After November 2012, which I can’t see Obama winning -- to win, he would need to move far to the right to meet the American people, but his instinct and his party will demand a strong move to the left -- look for the floodgates to open. That’s when they will abandon Obama and treat him like they treated Jimmy Carter in the 1980s, as an incompetent pariah. (We might even hear, as some on the left incredibly claimed about Carter during the later part of the 1980s, that he was really a right-wing President.)

Of course, by then, they will have their new Messiah, so odds are that the savaging of Obama will be short and nasty and that they’ll quickly move on to worshiping their new hero.

That’s how I see things over the next two years.

*** The reconciliation thing: By not passing an omnibus budget this year, the Democrats have lost the power to use reconciliation next year. This means they can't get around the filibuster with a 51-49 vote. Some have suggested this was a mistake by Harry Reid, but I think it was intentional. I think that Reid did this either (1) to prevent a possible Republican majority ramming things through -- which means Reid sees things as much worse for Democrats in November than others are saying, or (2) it means that Reid wants to ensure that the filibuster is there to allow them to argue that a far-left approach (the one that will be advocated in the House) is not possible in the Senate. Thus, he could protect moderate Democratic Senators from an out-of-control House minority or, even worse, a very small ideological-lockstep majority.


Ed said...

Heh heh heh. Man do I hope you're right. That's interesting about the reconcilliation thing, I had not heard that before. I always learn something here!

AndrewPrice said...

Thanks Ed, We try to keep it educational around here! I think this is what will happen -- or I wouldn't have written it. This seems to be how these things have played out in the past.

Ed said...

Educational it is! Plus entertaining.

AndrewPrice said...

Thanks Ed, We do try! :-)

Unknown said...

I haven't had this much fun since the Democrats ripped each other to shreds in 1968--and I was one of them!

AndrewPrice said...

Lawhawk, The fun is just beginning. . . unless you're a Democrat.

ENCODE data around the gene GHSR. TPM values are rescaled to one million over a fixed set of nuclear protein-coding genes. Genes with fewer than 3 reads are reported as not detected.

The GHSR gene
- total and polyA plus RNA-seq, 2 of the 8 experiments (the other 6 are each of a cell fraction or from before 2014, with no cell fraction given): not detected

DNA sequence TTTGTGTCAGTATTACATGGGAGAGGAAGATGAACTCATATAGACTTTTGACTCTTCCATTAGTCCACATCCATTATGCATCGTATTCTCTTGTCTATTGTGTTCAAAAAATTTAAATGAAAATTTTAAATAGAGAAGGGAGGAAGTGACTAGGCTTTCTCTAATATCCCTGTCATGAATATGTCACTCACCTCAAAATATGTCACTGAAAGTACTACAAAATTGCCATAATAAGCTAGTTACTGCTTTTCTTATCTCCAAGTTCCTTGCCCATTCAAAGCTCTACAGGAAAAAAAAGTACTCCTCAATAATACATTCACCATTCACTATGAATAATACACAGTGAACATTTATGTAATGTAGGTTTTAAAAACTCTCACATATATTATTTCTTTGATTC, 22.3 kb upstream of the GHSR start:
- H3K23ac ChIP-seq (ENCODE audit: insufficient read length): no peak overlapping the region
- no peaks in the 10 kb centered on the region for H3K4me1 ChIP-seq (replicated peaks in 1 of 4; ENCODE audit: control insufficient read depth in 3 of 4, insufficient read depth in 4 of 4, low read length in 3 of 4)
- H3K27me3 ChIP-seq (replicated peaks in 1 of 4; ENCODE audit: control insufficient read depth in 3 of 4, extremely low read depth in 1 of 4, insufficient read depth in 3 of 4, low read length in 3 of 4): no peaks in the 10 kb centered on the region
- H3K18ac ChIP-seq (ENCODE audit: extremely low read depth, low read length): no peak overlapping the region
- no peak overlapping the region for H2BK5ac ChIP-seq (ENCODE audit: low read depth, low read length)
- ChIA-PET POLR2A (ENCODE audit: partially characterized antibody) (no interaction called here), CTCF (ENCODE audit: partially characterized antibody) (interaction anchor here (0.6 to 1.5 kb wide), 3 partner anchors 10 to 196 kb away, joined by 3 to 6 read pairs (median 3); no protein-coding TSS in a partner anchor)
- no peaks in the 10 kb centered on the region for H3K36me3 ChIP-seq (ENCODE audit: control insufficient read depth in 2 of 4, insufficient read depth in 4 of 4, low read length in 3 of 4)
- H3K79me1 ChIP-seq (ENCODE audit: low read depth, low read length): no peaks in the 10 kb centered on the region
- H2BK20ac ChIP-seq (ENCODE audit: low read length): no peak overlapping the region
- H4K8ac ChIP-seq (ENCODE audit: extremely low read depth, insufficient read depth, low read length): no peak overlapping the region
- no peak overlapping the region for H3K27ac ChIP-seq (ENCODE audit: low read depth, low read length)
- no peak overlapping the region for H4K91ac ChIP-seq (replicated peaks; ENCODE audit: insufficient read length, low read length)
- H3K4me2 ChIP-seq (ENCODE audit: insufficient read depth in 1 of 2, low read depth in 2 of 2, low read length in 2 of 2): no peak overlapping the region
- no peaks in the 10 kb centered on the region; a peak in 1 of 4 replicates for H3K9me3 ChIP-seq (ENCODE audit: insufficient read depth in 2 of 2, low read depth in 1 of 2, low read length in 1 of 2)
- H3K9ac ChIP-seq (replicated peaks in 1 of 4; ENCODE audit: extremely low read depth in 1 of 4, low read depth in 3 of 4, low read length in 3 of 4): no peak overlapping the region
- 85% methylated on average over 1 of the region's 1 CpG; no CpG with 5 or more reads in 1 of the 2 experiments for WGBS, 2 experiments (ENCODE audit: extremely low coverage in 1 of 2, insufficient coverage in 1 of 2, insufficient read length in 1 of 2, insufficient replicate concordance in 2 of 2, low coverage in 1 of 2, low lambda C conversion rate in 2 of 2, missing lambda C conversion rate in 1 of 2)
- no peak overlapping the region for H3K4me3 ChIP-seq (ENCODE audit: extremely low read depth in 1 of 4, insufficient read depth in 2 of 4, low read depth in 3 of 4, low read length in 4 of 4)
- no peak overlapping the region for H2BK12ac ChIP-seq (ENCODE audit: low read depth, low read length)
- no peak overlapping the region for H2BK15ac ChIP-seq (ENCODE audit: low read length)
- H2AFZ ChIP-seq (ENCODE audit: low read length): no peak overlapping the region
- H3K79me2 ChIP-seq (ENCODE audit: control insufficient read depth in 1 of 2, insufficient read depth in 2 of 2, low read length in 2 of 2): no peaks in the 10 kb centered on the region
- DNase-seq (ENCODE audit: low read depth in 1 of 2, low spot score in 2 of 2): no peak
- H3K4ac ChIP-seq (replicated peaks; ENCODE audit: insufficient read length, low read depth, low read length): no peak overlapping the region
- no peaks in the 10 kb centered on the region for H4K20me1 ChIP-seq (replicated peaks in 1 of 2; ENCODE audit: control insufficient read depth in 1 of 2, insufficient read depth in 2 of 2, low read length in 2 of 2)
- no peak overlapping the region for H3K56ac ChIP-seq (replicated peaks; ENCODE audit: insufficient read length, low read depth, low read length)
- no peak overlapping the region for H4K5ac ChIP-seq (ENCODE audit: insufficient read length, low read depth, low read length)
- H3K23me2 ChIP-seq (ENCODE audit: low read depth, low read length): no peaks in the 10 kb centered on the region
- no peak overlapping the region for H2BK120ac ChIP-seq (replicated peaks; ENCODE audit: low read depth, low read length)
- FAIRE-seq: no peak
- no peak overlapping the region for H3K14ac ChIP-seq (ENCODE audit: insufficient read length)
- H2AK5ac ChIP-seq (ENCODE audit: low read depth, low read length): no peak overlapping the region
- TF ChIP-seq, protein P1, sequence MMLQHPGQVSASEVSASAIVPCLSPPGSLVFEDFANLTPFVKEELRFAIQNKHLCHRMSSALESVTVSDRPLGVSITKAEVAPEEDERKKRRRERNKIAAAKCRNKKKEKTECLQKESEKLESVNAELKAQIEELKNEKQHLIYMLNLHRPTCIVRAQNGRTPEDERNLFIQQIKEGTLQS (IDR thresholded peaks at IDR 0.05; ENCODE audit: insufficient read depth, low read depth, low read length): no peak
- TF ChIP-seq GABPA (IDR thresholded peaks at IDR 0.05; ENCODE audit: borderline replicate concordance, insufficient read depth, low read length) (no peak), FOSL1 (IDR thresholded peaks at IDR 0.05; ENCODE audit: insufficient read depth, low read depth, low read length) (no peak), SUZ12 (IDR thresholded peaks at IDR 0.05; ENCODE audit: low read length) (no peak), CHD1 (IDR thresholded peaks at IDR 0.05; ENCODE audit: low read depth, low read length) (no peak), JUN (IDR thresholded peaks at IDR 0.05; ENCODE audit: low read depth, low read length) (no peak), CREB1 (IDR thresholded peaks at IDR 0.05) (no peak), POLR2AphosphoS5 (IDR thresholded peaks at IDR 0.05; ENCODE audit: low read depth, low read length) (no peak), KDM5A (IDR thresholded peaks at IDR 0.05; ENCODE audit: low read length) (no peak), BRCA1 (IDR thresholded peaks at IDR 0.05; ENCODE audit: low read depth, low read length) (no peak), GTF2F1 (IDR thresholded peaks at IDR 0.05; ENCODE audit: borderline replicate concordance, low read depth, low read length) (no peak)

Laughably, the MSM is now trying to focus on how much Republicans are going to fight if they win. Yeah, ok.

Unknown said...

Andrew: The MSM will report on any kerfuffle among Republicans in order to make it look like the party is falling apart. The only reason they're reporting on the Democratic falling-out-among-thieves is that they're completely mystified by it. How could it all have gone so wrong? Tee-hee.

AndrewPrice said...

Lawhawk, I agree 100% with that. They will report the slightest hint of anything between Republicans and call it "a fissure" or "a civil war" or "Republicans tearing each other apart."

At the same time, they would ignore open dueling in the Democratic ranks. Except, this time, they are stunned because they truly don't understand how things could have gotten this way, and they don't know which side to pick.

StanH said...

Great article Andrew, and great fun! I get a sick pleasure watching liberals squirm…come on November!

Lawhawk I watched Chicago ‘68 on TV, and my oldest brother took me to the protest in Miami ’68, much to my mothers alarm. The country was ripping itself apart more specifically the Democrats, so you are seeing a potential repeat?

AndrewPrice said...

Thanks Stan! I think it's always fun to peer about into the future.

Things could always turn out differently, but history and the personalities of the various players says this is what will happen. :-)

Unknown said...

Stan: The antiwar crowd has not reached nearly the mass numbers it had in '68, so it won't be as potentially violent as it was that year. But I see many parallels. The Democrats have an unpopular President, a Congress which has openly defied the American people, and incumbents galore who know that sticking with Obama is likely political suicide outside the deep blue states. And then there's that rumor about Hillary quitting to make another run. Whether or not that's true, there is definitely a lot of bad blood there, particularly after the latest revelations about Obama supporters possibly driving Clinton supporters away from the polls.

So like '68, there's a big ugly split developing within the Democratic Party. But unlike '68, there are no large numbers of angry Democrats who are taking it to the streets (yet?).

Joel Farnham said...


What you forget is that back then there was the draft. Average students didn't like the draft and the only way to protest it was to go to the streets and join the angry democrats.

Now, no draft, no swelling of ranks. Most of the citizens in the United States, people who earn a paycheck, are extremely tired of our servants calling us lazy and unpatriotic for demanding them to get out of our collective wallet. We collectively are tired of the elected telling us to shut up and sit down and drool over the goodies offered. We KNOW who bought those goodies. Servants using our money offering us 2nd hand goods at best.